Covid hospitalizations in US drop in January as vaccinations accelerate

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Unconscious and intubated Covid-19 patients are treated in Vila Penteado Hospital's ICU, in the Brasilandia neighborhood of Sao Paulo, on June 21, 2020. According ta a study published in June 21st, Brazil's public hospitals, like Vila Penteado, had almost 40% death rates from the new coronavirus, the double from private hospitals. Brasilandia is one of the neighborhhods in Sao Paulo with highest number of deaths from Covid-19 (Photo by Gustavo Basso/NurPhoto via Getty Images)

The deadliest month yet of the coronavirus disease 2019 (Covid-19) outbreak in the United States drew to a close with certain signs of progress: Covid-19 cases and hospitalizations are plummeting, while vaccinations are picking up speed.

The question is whether the nation can stay ahead of the fast-spreading mutations of the virus.

The US death toll has climbed past 440,000, with over 95,000 lives lost in January alone. Deaths are running at about 3,150 per day on average, down slightly by about 200 from their peak in mid-January.

But as the calendar turned to February on Monday, the number of Americans in the hospital with Covid-19 fell below 100,000 for the first time in two months. New cases of infection are averaging about 148,000 day, falling from almost a quarter-million in mid-January. And cases are trending downward in all 50 states.

“While the recent decline in cases and hospital admissions are encouraging, they are counterbalanced by the stark reality that in January we recorded the highest number of Covid-19 deaths in any month since the pandemic began,” said Dr. Rochelle Walensky, director of the Centers for Disease Control and Prevention (CDC).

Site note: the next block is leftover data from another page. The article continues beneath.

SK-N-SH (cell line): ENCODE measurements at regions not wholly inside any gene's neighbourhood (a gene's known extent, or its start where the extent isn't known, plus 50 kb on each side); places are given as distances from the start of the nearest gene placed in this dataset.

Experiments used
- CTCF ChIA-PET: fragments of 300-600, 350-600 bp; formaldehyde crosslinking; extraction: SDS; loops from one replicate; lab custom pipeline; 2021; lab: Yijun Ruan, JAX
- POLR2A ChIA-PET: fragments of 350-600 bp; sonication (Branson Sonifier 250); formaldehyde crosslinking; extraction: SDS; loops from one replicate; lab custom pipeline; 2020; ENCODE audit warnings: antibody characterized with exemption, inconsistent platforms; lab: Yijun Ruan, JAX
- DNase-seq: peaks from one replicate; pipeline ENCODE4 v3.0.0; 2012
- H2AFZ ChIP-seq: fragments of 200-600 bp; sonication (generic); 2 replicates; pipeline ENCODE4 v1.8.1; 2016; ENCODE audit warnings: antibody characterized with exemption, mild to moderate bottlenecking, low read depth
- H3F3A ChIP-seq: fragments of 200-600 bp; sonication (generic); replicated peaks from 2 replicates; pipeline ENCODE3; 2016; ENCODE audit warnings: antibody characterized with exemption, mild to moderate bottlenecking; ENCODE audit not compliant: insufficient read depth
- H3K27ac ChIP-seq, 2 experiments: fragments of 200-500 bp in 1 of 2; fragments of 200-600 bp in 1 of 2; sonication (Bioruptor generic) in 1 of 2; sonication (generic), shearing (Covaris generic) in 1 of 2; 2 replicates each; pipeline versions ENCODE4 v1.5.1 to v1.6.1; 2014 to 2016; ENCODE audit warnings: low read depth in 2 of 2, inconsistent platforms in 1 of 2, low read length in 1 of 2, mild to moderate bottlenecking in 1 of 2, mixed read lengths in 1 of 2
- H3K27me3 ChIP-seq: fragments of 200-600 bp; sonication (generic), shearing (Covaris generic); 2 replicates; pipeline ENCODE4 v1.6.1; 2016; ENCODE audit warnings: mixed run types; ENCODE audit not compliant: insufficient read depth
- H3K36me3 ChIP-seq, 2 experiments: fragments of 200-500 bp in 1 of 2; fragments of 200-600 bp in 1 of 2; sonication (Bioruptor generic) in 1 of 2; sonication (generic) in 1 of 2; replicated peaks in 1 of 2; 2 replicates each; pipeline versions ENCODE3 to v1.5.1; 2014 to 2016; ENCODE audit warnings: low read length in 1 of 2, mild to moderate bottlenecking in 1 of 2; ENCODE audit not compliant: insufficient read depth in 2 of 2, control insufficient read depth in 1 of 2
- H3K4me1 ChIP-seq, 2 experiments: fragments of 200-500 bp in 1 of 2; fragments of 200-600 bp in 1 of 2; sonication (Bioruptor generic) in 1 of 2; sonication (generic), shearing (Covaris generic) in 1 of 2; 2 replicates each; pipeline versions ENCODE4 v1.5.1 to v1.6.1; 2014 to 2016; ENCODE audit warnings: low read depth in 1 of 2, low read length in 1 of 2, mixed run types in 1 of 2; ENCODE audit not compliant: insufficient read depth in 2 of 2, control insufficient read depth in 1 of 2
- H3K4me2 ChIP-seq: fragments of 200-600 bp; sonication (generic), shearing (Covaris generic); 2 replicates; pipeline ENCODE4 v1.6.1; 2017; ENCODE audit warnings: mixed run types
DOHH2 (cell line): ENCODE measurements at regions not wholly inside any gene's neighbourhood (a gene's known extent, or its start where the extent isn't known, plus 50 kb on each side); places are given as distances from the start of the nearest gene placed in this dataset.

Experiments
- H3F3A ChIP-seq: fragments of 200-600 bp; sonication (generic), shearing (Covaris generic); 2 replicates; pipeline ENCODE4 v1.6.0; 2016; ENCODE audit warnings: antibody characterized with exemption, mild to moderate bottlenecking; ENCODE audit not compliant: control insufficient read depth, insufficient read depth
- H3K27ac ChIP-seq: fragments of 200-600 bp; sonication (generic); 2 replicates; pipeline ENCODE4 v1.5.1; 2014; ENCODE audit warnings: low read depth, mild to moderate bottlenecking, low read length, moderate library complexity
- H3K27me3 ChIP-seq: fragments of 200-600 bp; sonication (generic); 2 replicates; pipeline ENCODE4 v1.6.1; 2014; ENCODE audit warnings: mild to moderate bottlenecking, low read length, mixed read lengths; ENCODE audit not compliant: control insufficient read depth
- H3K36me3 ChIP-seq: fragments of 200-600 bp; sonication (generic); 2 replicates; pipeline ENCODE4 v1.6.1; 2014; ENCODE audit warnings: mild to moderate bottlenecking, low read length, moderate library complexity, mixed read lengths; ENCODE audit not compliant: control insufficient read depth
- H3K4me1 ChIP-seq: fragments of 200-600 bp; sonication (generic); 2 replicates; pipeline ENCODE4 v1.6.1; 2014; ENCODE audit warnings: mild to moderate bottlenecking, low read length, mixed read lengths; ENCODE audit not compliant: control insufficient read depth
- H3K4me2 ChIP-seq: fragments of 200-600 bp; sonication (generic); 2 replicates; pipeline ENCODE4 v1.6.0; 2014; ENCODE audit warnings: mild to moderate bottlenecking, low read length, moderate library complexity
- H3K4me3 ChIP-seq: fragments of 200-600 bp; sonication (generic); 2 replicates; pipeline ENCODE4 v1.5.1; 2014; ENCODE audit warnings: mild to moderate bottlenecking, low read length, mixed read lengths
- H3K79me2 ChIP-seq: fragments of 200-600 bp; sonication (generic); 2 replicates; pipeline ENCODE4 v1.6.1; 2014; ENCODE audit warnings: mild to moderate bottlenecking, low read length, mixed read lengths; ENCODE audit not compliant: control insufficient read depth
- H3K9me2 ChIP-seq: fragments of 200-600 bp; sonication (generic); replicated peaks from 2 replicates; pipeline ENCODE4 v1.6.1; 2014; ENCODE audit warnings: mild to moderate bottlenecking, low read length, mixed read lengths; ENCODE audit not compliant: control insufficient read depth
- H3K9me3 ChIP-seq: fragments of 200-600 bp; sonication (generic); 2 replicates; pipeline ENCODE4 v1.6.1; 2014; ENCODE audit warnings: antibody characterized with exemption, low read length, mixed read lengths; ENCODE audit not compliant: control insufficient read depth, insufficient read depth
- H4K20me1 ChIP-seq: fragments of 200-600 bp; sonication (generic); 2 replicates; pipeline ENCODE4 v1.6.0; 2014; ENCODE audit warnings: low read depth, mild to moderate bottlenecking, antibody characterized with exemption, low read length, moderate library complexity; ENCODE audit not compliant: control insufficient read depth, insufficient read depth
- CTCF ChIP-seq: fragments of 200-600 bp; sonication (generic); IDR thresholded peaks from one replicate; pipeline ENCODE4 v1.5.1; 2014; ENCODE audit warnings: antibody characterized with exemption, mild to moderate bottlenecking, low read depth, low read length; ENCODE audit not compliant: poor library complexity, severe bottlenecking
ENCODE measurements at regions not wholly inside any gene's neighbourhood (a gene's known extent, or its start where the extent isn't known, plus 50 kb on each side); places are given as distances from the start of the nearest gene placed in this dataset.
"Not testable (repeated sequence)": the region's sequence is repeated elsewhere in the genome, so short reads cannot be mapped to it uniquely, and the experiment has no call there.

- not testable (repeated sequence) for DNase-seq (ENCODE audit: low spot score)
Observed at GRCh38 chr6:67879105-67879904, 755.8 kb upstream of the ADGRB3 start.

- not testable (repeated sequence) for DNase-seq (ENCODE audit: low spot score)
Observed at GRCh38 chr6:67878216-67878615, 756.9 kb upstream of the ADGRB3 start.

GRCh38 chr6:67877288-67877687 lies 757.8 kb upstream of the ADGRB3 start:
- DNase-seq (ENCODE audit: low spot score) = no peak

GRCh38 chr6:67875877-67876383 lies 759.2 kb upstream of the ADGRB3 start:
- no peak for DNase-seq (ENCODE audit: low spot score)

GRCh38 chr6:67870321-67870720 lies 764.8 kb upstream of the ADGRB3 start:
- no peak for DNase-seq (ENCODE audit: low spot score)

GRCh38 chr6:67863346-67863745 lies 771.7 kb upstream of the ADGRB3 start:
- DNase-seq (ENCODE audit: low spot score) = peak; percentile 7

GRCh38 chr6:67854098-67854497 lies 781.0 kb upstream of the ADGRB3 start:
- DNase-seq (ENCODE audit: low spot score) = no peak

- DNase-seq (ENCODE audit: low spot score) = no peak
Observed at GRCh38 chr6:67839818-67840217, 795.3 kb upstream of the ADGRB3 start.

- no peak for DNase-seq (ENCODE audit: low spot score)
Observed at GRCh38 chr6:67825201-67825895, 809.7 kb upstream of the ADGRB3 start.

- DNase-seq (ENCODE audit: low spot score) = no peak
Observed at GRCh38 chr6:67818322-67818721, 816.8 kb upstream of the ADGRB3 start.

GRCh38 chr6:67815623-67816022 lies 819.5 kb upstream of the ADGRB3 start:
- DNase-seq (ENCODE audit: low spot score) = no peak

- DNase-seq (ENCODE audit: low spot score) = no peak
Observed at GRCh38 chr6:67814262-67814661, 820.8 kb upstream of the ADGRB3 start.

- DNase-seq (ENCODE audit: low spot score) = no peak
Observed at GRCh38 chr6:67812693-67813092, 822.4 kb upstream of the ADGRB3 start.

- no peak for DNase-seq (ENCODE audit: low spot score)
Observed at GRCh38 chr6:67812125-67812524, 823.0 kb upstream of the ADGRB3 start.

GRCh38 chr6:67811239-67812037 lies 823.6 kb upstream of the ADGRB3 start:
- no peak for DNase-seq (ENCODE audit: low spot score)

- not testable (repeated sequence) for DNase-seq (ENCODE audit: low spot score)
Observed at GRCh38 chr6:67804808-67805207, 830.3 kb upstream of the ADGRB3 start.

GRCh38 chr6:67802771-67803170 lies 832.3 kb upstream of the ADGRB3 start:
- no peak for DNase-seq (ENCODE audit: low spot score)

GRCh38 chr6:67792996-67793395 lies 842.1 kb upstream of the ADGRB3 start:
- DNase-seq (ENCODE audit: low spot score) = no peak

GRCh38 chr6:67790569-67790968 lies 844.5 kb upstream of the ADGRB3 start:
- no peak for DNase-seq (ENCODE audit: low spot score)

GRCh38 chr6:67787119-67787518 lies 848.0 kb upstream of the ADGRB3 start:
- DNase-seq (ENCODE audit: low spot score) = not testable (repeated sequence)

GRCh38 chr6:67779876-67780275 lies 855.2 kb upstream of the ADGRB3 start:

Deaths do not move in perfect lockstep up or down with the infection curve. They are a lagging indicator, because it can take a few weeks for people to get sick and die from Covid-19.

Dr. Philip Landrigan, an epidemiologist at Boston College, said vaccines are a factor in the sharp drop in cases but are not the primary cause. Instead, he said, the crisis has become increasingly “depoliticized” in recent weeks as more people come to grips with the threat and how they can help slow the spread of the virus.

“I don’t think you can underestimate the importance of this culture change. I think it’s critically important,” he said.

After a slow start, the vaccination drive that began in mid-December is picking up the pace. More than 32.2 million doses have been administered in the US, according to the CDC. That is up from 16.5 million on the day President Joe Biden took office, Jan. 20.

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